Some researchers think that Feline Hyperesthesia Syndrome may have an obsessive-compulsive element, as cats often lick or bite at their paws after an episode, even though this does nothing to stop the sensation.
In more extreme cases, cats with FHS have to groom themselves excessively to the point of fur loss and irritation, and some cats even self-mutilate when they experience an FHS episode.
Since OCD is also a neurological disorder, as is epilepsy, Feline Hyperesthesia Syndrome may be in some way related to neurodiversity.
For example, Autism Spectrum Disorder is another neurological condition that also results in abnormal sensory processing.
People with ASD are often hyper or hypo sensitive to:
Neurological disorders are complex, and symptoms often worsen due to external factors like stress or overstimulation, which is something that has been observed in Feline Hyperesthesia Syndrome.
Some researchers think that FHS could be due to underlying stress.
It is known that stress can increase these symptoms, as there are many Feline Hyperesthesia triggers such as open windows or unwanted contact with other animals.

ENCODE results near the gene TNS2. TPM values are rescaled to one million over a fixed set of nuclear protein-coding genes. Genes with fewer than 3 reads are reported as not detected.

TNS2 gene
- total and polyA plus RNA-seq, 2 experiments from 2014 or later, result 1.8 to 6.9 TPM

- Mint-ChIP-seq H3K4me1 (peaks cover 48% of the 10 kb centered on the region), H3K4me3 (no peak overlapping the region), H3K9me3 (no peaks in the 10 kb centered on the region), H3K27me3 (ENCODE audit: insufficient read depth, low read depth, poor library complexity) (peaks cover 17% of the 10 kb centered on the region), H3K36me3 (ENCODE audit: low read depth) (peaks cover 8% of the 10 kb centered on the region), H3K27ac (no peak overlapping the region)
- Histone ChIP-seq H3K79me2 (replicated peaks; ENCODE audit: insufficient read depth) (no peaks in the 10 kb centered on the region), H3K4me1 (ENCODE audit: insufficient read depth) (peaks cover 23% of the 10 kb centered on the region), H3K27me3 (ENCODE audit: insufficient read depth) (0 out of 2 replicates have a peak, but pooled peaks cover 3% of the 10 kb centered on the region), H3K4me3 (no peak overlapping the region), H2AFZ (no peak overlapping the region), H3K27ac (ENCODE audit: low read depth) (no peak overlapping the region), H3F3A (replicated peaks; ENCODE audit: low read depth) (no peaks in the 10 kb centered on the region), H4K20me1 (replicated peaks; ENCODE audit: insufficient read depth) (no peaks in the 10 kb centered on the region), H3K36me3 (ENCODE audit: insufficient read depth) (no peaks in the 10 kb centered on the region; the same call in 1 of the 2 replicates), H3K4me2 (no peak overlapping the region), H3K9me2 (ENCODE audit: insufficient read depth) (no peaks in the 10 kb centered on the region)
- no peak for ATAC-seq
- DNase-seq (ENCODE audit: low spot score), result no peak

There are lots of different causes that have been observed in various cats with FHS.
For example, one cat’s FHS stopped entirely after switching to a new diet.
Some believe that immune system problems or dermatological problems can cause FHS.
On the other hand, displacement behaviors and attention-seeking behaviors have also been associated with Feline Hyperesthesia Syndrome.
Overall, there is no singular known cause for Feline Hyperesthesia Syndrome.
Its causes and presentation are so varied that treatment depends on the individual, and finding a treatment that your cat responds well to is more helpful than finding the underlying cause of the condition (source 1).